After more than three decades of activism the Coalition for Lesbian and Gay Rights in Ontario (CLGRO) is preparing to close down.
The organization’s demise will leave a huge void when it comes to sex-positive activism and a willingness to take on controversial issues, say CLGRO members and queer activists.
A meeting of CLGRO’s steering committee on Jan 10 decided to recommend to the membership that the organization close down. A final vote will be held at CLGRO’s annual meeting in May.
Tom Warner — who has been a member of CLGRO since its founding in 1975 — says the organization’s membership is aging and dwindling.
“We have tried to draw in more members, particularly younger members, and we haven’t had much success,” he says. “Our ability to organize around an issue is a real question. A demo, an action, even a press conference would challenge our resources at this point.”
But Warner says he’s proud of what CLGRO has accomplished in its time as an activist force in the province.
“We’ve been around for a long time and we’ve achieved a lot,” he says. “I don’t think there’s an organization that’s been around as long as we have that’s accomplished as much.”
Certainly a list of the issues CLGRO has tackled includes most of the major fights for queer rights in Ontario over the past 30 years. CLGRO was the leader in the successful fights to change Ontario’s Human Rights Code and to get the Toronto District School Board (TDSB) to adopt a non-discrimination policy. The group also helped lead the fight against bathhouse raids and in defence of The Body Politic — Xtra’s predecessor — when it came under attack from the government. CLGRO was a pioneer in calling for reforms to make the health system in Canada more queer-friendly. Work by CLGRO led to the formation of the Rainbow Health Network and the Triangle Program — the TDSB’s program for queer students.
CLGRO also was a groundbreaker in the fight for recognition of same-sex relationships, a struggle that eventually culminated in same-sex marriage. CLGRO was also one of the very few groups that fought for other types of recognition and against the increasing mainstreaming of queer relationships. In the last few years CLGRO was also one of the few queer groups willing to fight aggressively against oppressive sex laws and raising the age of consent.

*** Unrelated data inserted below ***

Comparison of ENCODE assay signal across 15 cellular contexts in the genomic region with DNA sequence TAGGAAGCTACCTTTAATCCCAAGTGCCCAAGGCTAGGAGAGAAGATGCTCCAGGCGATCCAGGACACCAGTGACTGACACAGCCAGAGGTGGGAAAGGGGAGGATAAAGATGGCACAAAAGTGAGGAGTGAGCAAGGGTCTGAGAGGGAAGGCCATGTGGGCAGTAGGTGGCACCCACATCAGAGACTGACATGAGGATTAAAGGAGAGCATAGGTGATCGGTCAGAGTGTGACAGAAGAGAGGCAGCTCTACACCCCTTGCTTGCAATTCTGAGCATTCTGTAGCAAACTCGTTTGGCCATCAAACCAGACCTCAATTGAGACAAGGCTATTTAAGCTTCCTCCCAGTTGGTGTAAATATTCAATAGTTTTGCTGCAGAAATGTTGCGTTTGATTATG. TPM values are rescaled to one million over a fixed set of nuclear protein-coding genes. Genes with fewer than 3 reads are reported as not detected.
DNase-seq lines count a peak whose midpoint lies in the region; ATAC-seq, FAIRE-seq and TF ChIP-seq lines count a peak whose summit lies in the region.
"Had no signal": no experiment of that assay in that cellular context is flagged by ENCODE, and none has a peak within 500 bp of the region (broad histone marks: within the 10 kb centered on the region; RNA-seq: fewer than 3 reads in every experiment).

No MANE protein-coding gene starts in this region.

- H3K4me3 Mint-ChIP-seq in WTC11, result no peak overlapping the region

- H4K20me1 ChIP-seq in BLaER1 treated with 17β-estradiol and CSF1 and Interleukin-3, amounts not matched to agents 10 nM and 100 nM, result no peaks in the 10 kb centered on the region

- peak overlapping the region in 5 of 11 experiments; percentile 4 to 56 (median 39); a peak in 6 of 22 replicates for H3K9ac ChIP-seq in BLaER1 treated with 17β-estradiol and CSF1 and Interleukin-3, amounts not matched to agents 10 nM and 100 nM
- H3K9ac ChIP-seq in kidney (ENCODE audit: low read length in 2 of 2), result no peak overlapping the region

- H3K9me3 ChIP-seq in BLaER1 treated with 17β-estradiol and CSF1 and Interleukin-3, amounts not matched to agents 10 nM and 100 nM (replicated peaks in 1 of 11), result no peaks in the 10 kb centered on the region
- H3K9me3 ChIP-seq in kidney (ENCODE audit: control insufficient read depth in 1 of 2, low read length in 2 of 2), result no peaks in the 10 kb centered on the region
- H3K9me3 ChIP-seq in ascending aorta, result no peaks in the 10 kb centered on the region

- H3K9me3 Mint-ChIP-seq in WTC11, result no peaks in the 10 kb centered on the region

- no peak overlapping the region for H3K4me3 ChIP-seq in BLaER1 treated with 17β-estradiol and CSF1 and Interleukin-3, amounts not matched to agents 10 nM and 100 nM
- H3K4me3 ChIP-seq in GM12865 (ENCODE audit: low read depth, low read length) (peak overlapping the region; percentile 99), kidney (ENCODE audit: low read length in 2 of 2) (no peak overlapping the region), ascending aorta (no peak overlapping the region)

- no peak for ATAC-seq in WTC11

“A lot of people felt 14 was too young and 16 was okay,” says Warner. “You could say that marriage has killed sex. My experience is that the community doesn’t thank you for talking about sex and in fact tries to marginalize you. I find that that very concerning.”
So does Ken Popert, the executive director of Pink Triangle Press — which publishes Xtra — and one of the founders of The Body Politic.
“Activism is basically nonexistent,” says Popert. “[CLGRO’s demise] leaves the field of speaking on behalf of gay people to conservative organizations like Egale, who have a civil-servant mentality when it’s not a social worker one.
“Egale has made a career so far of fleeing from sex. The only thing that’s ever embarrassed Egale into taking the occasional stand on sex-related issues was CLGRO.”
Andrew Brett, the founder of the Age of Consent Committee, agrees CLGRO’s absence will be felt on sex issues. He says CLGRO was tremendously supportive of young activists in the unsuccessful fight against raising the age of consent.
“CLGRO is one of the very few queer liberationist organizations out there,” he says. “When you’ve got a bunch of kids trying to take on the government, it can be overwhelming. When you have an organization with that longevity and activists who have been around for a while, it’s tremendously helpful. What strategies to try, even how to draft a statement to the justice committee, these are all things they had advice on.”